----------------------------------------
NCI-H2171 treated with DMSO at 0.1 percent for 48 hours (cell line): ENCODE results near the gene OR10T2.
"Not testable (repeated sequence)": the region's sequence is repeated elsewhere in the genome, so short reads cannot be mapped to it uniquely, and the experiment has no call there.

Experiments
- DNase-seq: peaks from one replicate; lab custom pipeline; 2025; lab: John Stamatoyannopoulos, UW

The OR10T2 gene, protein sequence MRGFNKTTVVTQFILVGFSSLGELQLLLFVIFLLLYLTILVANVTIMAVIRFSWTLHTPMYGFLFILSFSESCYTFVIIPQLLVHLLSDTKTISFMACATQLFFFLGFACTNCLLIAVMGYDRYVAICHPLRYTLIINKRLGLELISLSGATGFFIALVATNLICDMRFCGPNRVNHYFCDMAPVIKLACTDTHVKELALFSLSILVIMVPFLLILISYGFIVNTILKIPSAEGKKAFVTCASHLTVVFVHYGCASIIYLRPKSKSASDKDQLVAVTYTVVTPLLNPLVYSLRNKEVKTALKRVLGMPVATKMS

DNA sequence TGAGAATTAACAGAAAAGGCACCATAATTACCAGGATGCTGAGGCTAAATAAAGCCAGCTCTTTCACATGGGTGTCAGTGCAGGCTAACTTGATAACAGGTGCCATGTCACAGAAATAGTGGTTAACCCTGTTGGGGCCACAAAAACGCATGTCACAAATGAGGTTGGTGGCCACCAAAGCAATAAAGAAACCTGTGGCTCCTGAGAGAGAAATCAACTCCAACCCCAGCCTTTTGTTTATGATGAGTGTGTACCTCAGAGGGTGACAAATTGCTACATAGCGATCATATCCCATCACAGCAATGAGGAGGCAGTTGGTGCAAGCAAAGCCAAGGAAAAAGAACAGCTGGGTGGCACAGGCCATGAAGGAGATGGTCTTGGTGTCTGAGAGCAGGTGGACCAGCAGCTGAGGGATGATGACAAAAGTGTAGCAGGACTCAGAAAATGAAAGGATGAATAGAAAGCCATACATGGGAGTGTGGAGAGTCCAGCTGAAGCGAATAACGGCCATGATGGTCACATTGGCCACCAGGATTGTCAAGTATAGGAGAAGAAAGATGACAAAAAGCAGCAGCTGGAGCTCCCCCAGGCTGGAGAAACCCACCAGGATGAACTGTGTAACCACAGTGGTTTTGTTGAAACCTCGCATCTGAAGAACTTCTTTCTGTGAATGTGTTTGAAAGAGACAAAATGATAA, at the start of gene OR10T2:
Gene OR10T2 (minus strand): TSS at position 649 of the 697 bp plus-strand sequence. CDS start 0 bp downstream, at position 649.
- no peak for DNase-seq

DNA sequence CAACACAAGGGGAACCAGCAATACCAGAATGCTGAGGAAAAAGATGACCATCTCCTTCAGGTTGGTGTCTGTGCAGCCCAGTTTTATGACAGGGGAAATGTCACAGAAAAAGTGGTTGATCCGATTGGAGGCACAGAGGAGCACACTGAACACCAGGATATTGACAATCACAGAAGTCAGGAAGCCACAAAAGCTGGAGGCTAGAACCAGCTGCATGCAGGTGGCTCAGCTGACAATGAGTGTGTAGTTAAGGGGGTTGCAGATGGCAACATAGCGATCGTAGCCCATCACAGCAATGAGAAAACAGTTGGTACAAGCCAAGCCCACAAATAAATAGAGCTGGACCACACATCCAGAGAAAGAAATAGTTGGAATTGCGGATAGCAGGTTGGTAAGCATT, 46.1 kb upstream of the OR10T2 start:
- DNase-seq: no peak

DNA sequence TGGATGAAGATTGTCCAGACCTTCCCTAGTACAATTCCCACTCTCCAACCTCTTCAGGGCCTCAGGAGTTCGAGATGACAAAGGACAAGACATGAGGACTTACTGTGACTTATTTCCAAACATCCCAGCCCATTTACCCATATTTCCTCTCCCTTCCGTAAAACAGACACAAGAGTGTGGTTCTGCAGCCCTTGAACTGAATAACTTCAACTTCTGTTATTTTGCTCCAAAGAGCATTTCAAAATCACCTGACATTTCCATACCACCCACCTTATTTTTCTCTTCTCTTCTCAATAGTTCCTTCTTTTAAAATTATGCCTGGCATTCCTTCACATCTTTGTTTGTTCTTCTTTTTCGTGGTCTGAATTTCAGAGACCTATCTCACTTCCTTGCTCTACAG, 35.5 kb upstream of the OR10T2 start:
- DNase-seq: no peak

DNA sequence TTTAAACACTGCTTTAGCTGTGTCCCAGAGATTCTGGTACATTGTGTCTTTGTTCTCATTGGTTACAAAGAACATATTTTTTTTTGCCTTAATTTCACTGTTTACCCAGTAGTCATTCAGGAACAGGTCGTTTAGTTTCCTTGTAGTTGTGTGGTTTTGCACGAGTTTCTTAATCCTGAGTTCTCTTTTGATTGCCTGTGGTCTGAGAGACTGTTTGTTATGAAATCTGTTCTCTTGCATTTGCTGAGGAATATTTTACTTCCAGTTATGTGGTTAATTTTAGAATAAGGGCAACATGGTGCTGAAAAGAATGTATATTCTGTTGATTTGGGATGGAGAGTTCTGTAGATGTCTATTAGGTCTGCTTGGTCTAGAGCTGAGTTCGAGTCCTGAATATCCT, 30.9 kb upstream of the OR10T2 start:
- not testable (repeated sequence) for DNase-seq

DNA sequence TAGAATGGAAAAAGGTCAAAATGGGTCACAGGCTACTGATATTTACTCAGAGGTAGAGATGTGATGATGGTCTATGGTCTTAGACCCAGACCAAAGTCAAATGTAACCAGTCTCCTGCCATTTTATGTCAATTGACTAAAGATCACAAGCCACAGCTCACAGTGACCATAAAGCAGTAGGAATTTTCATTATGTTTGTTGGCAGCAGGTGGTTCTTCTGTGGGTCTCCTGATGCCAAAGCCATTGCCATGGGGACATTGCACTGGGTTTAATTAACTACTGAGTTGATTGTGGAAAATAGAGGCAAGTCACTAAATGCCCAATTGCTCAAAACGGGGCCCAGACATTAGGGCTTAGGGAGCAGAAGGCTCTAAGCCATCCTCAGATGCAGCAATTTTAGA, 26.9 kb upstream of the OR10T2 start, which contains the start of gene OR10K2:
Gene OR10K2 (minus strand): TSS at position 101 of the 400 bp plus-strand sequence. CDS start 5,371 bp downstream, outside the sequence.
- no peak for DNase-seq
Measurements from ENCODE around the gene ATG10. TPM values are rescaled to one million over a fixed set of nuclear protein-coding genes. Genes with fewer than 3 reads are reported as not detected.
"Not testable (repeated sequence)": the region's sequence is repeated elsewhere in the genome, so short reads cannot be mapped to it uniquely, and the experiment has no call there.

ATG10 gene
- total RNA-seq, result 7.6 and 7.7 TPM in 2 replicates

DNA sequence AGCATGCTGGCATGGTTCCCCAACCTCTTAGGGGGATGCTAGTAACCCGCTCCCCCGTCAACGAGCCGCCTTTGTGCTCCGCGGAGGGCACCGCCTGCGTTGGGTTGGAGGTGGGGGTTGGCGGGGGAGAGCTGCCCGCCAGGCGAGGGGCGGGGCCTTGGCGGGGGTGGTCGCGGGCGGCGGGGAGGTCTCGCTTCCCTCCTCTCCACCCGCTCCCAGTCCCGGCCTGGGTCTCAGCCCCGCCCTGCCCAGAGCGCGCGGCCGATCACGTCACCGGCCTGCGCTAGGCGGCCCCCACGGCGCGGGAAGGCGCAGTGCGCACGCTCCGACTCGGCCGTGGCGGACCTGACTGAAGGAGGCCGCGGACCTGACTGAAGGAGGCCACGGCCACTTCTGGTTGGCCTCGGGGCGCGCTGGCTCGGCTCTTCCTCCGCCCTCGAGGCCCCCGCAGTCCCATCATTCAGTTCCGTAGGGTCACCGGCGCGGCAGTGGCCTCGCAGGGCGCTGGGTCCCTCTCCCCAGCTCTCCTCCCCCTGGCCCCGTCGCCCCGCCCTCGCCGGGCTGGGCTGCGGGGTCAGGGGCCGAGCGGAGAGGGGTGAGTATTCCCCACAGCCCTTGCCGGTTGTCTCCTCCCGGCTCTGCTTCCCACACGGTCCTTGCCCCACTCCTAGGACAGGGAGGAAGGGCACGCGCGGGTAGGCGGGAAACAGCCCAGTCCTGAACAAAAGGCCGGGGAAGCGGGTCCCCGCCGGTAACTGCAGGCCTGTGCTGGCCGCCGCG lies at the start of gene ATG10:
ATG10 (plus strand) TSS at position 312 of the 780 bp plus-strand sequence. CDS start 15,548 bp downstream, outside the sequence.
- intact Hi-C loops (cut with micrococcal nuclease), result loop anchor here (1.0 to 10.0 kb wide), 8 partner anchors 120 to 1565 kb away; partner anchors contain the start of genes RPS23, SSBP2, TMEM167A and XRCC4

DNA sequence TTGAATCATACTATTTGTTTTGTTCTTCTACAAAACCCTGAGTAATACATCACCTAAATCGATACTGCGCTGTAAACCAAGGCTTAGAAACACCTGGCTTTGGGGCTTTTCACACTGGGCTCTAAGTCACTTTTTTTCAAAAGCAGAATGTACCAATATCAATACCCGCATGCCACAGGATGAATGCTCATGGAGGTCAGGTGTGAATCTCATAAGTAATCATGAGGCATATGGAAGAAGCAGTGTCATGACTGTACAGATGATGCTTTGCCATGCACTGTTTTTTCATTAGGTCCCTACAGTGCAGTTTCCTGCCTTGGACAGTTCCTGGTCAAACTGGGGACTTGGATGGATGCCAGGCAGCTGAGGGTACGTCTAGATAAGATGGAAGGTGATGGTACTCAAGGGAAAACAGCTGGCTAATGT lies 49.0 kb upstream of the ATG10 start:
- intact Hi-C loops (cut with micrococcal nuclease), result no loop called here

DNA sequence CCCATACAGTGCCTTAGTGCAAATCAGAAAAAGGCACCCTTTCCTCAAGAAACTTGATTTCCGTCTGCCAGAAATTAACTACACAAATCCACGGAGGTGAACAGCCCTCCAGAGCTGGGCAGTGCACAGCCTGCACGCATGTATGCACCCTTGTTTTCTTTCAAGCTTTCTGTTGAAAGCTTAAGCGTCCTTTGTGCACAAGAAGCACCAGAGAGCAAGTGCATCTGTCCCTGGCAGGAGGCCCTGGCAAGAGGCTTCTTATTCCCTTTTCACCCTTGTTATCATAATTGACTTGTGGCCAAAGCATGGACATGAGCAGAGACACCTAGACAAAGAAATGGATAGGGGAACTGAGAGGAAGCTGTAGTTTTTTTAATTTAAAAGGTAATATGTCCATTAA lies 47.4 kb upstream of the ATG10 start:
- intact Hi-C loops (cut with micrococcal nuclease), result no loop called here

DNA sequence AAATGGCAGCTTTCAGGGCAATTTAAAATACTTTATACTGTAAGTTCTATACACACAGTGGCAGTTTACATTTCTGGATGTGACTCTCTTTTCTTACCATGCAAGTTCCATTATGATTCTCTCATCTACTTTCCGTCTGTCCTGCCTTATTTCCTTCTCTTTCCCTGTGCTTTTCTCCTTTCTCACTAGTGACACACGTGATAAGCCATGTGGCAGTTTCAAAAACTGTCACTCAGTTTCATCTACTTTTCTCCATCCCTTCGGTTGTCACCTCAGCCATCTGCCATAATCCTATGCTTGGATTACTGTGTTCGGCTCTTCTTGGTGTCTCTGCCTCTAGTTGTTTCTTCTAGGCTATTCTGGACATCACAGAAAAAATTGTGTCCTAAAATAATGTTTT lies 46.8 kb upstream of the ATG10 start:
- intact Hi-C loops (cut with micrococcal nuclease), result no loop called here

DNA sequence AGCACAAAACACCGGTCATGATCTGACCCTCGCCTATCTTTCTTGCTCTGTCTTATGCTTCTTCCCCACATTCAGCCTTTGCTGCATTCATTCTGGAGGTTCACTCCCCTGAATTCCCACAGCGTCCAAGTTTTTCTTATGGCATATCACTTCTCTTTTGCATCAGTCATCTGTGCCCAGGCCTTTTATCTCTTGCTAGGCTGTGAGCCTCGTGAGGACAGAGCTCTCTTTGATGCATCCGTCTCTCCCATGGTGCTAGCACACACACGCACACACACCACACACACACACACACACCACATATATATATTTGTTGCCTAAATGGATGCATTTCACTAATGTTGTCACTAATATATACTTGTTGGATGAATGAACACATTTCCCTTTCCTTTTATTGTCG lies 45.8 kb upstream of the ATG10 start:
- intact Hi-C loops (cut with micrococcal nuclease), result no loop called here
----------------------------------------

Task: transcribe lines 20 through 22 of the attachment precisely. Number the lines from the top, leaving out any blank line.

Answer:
ATG10 gene
- total RNA-seq, result 7.6 and 7.7 TPM in 2 replicates

DNA sequence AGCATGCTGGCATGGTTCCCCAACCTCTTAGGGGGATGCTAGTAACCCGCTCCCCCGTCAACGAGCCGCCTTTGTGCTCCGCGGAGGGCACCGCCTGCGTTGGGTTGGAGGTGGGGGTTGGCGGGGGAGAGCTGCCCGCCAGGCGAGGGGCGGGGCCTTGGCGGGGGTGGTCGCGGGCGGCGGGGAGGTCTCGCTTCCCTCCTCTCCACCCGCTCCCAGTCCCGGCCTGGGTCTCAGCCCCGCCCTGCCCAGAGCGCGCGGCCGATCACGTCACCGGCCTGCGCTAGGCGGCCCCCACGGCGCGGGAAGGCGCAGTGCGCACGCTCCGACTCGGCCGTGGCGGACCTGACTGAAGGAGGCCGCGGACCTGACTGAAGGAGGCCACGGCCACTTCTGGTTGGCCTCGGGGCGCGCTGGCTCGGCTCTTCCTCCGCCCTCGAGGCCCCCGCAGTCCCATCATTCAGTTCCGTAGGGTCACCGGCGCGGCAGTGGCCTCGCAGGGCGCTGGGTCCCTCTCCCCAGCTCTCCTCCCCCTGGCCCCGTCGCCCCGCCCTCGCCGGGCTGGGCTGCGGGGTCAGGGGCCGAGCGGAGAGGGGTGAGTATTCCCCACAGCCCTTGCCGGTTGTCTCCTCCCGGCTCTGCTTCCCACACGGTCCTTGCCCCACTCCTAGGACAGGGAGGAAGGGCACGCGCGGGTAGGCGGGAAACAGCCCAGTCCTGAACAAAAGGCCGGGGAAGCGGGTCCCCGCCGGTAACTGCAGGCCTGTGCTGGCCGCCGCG lies at the start of gene ATG10: